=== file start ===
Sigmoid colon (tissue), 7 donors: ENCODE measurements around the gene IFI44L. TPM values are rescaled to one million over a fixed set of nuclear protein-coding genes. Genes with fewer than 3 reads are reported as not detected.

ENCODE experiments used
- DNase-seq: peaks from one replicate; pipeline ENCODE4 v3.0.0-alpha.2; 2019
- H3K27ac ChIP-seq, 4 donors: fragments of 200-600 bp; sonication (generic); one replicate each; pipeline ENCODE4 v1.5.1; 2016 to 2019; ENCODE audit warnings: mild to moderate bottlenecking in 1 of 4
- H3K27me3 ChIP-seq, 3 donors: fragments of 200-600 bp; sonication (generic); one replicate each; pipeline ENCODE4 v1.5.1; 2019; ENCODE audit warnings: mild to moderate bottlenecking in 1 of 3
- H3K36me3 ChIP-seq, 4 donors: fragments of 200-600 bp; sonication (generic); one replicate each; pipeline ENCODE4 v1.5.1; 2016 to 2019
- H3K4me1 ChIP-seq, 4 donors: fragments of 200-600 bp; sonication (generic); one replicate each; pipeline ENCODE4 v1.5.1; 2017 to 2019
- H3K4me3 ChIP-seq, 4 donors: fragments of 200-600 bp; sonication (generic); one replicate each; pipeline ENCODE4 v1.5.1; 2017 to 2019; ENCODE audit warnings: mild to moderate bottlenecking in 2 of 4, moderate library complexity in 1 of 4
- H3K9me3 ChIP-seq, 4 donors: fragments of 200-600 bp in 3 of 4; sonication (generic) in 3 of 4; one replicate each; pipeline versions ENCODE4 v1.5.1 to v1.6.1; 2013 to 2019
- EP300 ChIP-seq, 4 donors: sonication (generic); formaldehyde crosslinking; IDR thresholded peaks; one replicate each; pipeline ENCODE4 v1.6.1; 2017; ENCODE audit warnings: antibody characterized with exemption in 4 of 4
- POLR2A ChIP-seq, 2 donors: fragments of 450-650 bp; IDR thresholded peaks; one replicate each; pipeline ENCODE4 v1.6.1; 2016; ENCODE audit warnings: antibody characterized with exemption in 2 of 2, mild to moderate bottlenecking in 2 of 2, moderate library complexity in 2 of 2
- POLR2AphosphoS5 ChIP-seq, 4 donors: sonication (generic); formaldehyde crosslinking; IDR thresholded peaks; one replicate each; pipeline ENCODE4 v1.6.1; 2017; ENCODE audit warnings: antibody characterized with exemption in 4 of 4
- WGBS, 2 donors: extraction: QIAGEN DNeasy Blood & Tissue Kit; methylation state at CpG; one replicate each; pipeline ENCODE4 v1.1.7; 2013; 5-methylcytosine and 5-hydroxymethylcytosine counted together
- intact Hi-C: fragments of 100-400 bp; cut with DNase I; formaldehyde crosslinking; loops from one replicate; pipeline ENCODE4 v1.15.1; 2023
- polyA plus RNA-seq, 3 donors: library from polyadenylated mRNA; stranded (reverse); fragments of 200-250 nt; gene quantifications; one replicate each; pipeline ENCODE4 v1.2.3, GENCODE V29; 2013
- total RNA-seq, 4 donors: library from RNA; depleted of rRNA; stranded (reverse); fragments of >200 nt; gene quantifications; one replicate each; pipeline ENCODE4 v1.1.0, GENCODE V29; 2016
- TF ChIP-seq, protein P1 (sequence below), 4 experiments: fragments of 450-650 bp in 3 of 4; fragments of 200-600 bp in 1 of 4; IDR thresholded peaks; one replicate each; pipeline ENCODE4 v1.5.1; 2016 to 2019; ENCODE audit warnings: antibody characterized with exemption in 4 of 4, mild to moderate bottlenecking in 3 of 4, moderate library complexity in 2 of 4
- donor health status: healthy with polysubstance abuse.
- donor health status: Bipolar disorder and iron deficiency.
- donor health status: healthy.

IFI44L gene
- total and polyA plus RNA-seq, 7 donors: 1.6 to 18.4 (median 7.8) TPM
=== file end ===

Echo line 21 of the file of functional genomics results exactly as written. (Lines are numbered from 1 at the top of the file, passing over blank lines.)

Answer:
IFI44L gene